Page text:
Mezzanine-moderate rehab

Fannie Mae also rolled out its acquisition rehab mezzanine product in June, providing additional details on the longplanned offering (see Back in the Game? AHF January 2007).

Dubbed the Community Investments Mezzanine-Moderate Rehabilitation program (CI Mezz-Mod Rehab), the product aims to address the aging affordable housing stock, targeting value-added workforce housing deals.

The program is designed for properties undergoing renovations of $5,000 or more a unit. The loan minimum is $500,000, and its ceiling is $50 million for single assets, and $150 million for multiple- asset portfolios. The loan is secured by a pledge of the borrower’s ownership interest.

DUS lenders applauded the move. “We’ve seen a lot of interest there,” said Green Park’s Smith. One of the product’s key features is its ability to fund in stages, “so you’re not paying interest on money that’s not drawn,” said Smith. “You’re not getting a whole bunch of money that you can’t spend right away.”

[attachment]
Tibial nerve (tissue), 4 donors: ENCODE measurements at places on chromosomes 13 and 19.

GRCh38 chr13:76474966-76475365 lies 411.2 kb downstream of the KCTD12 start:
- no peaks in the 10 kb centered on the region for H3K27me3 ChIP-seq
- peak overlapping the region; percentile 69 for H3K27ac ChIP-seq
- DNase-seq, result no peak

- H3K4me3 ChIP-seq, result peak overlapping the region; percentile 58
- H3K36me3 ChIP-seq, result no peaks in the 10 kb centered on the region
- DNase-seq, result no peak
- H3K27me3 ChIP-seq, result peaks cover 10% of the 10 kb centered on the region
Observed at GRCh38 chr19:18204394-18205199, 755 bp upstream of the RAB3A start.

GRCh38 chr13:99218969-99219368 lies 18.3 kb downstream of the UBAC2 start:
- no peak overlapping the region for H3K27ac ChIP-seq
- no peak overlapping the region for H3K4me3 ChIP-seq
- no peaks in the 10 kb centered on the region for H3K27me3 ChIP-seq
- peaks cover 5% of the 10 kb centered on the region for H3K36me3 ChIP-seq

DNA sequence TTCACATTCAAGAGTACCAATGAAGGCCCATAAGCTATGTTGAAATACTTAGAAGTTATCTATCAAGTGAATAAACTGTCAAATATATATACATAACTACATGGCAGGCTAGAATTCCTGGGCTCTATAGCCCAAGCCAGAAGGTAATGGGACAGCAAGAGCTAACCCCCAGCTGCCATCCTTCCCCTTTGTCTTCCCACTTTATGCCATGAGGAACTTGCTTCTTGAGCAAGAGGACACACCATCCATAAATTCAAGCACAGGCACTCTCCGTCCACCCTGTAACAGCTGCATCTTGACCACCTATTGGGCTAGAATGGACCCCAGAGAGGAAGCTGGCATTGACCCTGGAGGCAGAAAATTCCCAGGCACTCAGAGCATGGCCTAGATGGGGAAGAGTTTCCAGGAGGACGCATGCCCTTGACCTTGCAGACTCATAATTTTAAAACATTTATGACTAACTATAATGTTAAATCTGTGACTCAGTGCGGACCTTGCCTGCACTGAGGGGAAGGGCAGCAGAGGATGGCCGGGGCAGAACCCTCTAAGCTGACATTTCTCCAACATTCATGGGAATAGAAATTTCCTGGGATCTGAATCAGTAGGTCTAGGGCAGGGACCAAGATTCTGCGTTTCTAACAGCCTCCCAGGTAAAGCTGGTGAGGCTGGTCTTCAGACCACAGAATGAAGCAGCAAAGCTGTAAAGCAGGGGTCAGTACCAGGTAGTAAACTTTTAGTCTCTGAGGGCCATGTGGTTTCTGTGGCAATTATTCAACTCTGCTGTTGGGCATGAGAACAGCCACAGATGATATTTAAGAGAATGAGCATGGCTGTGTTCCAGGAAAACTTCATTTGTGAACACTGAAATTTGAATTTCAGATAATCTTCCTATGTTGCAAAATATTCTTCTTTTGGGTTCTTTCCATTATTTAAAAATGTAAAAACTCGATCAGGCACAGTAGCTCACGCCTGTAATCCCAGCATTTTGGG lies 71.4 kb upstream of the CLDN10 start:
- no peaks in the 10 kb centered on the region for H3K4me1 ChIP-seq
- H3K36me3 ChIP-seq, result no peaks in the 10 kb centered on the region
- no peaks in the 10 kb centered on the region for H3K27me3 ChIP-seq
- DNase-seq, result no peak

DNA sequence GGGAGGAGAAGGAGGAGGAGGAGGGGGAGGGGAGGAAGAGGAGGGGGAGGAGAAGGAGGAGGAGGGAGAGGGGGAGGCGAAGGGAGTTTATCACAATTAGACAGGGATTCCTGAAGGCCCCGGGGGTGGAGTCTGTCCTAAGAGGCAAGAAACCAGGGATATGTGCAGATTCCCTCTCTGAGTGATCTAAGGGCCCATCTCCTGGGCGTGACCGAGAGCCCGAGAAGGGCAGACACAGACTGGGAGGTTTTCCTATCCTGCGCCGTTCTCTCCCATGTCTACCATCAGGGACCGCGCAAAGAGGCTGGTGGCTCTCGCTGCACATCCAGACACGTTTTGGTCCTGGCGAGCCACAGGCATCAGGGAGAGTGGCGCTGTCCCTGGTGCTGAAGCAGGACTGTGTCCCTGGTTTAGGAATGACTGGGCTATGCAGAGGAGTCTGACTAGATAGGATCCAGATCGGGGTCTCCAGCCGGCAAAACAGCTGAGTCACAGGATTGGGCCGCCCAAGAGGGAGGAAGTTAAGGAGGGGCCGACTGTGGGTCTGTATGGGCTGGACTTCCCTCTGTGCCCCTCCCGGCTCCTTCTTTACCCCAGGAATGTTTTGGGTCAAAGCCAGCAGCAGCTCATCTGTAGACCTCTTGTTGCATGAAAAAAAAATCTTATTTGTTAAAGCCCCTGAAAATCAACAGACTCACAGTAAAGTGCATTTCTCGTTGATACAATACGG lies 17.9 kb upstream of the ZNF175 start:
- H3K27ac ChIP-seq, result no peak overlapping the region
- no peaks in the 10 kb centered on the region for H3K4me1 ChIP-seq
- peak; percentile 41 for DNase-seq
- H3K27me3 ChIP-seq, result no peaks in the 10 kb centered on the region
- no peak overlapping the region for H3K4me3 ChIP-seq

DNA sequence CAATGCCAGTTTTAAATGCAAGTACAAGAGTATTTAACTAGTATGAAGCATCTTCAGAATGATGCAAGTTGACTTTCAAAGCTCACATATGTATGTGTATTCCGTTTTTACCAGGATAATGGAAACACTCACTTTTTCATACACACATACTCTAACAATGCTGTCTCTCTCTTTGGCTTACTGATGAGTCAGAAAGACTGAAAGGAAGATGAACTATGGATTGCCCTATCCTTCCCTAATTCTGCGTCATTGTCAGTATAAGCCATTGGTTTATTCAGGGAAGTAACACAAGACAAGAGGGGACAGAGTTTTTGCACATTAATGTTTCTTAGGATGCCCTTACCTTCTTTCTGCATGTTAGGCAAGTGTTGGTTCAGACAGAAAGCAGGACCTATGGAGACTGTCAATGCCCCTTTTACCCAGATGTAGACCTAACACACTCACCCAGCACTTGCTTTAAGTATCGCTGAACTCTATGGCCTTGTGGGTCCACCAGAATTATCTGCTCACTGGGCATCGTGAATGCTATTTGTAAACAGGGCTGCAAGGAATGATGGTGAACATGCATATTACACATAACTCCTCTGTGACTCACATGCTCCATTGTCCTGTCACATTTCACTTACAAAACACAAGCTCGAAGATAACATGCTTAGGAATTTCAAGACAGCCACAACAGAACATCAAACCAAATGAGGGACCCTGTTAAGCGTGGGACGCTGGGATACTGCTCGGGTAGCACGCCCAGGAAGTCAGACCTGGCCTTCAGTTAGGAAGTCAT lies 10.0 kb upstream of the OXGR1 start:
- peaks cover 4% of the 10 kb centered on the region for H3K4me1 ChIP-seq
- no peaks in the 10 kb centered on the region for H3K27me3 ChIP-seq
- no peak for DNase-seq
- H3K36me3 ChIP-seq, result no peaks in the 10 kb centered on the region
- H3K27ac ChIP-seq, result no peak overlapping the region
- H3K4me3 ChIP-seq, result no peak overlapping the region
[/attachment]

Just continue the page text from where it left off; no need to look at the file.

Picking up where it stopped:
Borrowers can reach 95 percent loanto- value leverage when combining the mezzanine loan with a DUS loan. And once a certain level of interest reserves is reached, the combined debt service coverage ratio can dip below 1.0x, the company said. Additionally, borrowers can use a Fannie Mae supplemental loan to pay off the mezzanine debt. “It really does provide the borrower with a lot of flexibility in that you can build in your takeout with the supplemental,” said McKibben.

The mezz-mod rehab loans feature a declining prepayment schedule after a oneyear lockout period, with the prepayment premium schedule starting at 2 percent and declining by half a percentage point per year.